This was the front page photo in the Sunday New York Times for a story called "Driven To Distraction," about the dangers of talking and/or texting on a cell phone while behind the wheel.
Under the photo, credited to Dan Gill, was this caption: "At 60 miles an hour on a Missouri highway, a 16-year-old driver texts with a friend as a 17-year-old takes the wheel."
There are ethical questions here, which I haven't seen or heard raised anywhere. If Gill was in the backseat, did he ask the teenagers to enact this scene so he could get the picture? Isn't that a little William-Hurt-in-Broadcast-News-ish? If he didn't ask them, and texting while driving is so dangerous, did Gill object when the driver took his hands off the wheel at 60mph? How did he end up in the backseat of a car with two teenagers up front in the first place?
I'd like to hear what the Times' ombudsman, Clark Hoyt, has to say on the subject.
Update 7/20/09 6:11am: Not long after I posted this item, Dan Gill responded in the comments section with a link to a story on Photo District News that says, in part:
Last year, Gill was assigned a story for the Times that involved shadowing a group of high school students. This photograph is from that body of work, but it was not published until now. The scene was not set up. Gill writes:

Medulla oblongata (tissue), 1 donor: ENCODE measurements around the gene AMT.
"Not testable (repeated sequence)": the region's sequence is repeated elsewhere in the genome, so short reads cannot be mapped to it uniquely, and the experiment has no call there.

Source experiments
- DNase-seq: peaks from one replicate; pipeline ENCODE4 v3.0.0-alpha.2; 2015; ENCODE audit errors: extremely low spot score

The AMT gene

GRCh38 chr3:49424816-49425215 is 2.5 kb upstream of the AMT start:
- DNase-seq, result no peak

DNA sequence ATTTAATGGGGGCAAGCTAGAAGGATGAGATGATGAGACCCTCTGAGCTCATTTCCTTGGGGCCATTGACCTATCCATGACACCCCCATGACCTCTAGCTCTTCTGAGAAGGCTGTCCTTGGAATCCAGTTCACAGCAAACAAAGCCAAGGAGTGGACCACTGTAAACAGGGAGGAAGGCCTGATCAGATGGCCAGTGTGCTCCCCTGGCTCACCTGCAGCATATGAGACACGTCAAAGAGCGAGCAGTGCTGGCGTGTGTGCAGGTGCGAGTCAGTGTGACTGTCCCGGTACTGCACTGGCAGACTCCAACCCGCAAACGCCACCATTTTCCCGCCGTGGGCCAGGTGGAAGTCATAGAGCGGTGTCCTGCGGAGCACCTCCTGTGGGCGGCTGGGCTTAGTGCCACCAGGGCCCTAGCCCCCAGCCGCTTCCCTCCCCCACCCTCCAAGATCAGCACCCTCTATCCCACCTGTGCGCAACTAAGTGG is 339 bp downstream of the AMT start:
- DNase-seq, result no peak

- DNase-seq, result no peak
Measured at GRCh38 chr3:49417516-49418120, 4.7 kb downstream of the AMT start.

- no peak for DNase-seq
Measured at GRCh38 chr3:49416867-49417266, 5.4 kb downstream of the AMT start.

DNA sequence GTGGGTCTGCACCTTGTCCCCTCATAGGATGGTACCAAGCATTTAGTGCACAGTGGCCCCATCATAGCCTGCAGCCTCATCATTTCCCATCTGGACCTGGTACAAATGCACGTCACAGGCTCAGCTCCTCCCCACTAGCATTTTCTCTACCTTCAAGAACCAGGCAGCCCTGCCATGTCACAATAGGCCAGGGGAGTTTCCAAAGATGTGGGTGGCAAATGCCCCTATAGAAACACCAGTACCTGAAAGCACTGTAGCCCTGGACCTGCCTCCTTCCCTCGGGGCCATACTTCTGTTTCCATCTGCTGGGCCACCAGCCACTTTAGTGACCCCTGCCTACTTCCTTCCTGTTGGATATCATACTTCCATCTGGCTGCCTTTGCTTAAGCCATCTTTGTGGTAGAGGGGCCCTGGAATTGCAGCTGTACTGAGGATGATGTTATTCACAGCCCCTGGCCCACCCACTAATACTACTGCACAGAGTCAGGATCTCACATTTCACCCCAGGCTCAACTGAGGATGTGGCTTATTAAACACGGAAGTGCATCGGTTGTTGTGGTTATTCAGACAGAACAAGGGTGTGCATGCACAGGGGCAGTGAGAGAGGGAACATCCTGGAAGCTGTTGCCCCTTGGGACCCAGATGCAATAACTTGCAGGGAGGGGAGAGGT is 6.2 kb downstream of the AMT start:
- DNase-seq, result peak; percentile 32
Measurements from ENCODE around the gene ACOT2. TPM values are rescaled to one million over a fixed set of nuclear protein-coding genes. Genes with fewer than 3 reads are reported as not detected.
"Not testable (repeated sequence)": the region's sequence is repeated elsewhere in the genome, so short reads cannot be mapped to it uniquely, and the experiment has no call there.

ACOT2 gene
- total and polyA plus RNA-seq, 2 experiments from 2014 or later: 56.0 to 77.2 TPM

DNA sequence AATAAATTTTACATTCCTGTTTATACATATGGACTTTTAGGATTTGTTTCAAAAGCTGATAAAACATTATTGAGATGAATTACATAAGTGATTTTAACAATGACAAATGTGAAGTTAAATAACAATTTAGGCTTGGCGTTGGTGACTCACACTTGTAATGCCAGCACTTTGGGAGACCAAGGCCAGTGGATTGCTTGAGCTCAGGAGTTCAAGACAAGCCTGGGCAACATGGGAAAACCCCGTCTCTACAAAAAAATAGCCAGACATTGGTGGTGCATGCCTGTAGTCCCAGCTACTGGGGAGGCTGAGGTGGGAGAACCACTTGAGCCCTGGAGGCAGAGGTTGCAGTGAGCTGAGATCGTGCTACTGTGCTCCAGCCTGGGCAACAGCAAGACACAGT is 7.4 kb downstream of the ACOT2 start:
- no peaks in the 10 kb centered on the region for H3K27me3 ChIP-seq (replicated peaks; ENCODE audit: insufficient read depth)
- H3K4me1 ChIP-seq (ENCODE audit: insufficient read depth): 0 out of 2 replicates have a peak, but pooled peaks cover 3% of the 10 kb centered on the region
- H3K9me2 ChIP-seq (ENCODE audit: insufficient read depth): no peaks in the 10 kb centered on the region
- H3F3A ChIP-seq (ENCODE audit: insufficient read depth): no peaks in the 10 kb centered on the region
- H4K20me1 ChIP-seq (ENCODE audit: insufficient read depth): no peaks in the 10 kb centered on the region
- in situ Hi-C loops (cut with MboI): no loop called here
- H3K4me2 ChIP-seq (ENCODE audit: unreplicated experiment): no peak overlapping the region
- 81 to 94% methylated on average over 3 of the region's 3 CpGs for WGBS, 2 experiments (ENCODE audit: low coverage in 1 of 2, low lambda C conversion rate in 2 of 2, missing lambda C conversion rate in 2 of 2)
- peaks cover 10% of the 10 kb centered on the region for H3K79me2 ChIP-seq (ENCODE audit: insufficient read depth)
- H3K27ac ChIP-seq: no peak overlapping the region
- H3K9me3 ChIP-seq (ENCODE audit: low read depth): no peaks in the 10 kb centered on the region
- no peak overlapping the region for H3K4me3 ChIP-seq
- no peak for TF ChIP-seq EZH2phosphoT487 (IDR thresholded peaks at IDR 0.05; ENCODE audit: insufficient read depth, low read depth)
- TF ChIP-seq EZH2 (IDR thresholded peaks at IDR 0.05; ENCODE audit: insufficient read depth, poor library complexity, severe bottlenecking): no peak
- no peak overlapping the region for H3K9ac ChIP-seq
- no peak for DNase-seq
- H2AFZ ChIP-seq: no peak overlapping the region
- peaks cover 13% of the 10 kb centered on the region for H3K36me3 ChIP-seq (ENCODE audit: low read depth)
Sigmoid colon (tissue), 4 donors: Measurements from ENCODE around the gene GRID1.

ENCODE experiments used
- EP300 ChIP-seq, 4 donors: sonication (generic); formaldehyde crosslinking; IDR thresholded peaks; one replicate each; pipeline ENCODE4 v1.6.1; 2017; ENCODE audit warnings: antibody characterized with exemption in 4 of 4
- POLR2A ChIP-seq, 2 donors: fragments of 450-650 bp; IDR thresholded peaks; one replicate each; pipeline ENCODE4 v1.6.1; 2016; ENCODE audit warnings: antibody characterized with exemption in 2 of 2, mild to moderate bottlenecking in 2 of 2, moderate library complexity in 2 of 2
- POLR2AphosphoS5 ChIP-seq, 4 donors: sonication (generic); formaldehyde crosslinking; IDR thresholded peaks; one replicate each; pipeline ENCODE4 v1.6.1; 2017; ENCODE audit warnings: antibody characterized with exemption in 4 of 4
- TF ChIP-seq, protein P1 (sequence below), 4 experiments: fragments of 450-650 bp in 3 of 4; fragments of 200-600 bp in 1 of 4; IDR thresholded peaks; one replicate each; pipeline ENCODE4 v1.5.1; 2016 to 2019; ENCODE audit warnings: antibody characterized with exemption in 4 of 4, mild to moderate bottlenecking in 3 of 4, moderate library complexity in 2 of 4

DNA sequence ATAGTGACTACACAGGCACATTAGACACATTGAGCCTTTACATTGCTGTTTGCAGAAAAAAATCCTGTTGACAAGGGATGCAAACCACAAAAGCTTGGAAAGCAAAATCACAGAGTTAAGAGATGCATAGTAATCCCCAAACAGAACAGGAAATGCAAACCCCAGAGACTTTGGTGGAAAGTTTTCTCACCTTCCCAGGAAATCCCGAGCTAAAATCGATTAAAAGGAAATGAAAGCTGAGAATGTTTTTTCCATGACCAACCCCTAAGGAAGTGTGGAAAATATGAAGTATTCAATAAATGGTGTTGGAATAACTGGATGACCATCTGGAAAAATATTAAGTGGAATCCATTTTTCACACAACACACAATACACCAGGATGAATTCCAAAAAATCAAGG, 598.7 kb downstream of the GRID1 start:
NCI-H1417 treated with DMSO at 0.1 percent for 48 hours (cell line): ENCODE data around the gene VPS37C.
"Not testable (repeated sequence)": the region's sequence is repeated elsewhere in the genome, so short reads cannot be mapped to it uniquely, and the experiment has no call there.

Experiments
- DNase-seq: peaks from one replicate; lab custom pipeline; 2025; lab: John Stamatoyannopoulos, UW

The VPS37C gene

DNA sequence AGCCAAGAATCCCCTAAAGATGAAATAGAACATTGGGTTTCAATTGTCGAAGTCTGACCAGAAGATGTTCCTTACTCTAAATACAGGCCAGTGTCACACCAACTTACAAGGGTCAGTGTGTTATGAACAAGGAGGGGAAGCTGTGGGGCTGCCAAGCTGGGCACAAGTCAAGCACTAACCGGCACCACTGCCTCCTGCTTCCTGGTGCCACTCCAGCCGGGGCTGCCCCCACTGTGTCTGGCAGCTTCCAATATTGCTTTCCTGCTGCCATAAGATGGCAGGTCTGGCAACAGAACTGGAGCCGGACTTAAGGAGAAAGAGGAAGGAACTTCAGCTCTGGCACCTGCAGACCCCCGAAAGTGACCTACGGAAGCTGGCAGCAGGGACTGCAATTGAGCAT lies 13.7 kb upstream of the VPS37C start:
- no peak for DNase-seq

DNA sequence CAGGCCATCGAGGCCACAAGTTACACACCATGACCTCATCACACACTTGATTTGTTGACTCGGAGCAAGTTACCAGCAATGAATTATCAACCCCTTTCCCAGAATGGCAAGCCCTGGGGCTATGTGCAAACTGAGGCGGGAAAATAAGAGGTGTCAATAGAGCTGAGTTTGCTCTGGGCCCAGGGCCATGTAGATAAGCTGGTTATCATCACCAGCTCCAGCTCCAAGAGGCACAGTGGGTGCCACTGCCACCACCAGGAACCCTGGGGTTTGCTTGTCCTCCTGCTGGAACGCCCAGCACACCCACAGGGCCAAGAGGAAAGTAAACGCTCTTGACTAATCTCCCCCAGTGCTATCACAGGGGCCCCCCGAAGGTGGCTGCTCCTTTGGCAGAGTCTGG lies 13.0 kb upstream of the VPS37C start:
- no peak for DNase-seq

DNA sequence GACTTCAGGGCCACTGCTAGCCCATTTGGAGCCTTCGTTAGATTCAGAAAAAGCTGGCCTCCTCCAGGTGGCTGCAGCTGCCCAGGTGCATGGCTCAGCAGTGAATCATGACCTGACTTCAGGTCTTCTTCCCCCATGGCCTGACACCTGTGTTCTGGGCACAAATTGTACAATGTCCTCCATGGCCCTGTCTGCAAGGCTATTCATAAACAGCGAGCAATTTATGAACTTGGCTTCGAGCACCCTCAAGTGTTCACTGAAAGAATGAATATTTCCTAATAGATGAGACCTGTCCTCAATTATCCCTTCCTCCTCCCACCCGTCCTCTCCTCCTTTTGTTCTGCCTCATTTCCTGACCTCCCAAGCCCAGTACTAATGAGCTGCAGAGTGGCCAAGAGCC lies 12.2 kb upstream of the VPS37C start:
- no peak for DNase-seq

"In the course of doing the story in which I was hanging out with or shadowing three high school students I made the picture.Gill adds that the parents of the students knew he was with them. He and the Times have not identified the students in the picture.
"I met them at their high school after classes and spent the evening with them. I told them I would be with them but to forget I was there. It did not take them long for them to forget I was there. We rode from school to one of their houses and down an inter belt highway. The driver was constantly texting 'his girls' throughout our travels. At one point on the eight-lane inter belt either the driver suggested his friend hold the wheel or his friend suggested it...and they did it.
"Were we safe? Probably not.... As journalists, we are not here to judge or to direct, but only to observe and tell the story."
Gill says he thinks this practice was common for them. "Would the kids be texting if I were not there? Yes," he says. As for whether he should have told them to stop rather than taking a photograph, he says, "It's not really up to the photographer to be the parent."
No, you don't have to be the parent -- but you are the adult in the back seat of the car whose life is being endangered, and you might want to tell the driver, "Put your freakin' hands on the wheel!!!"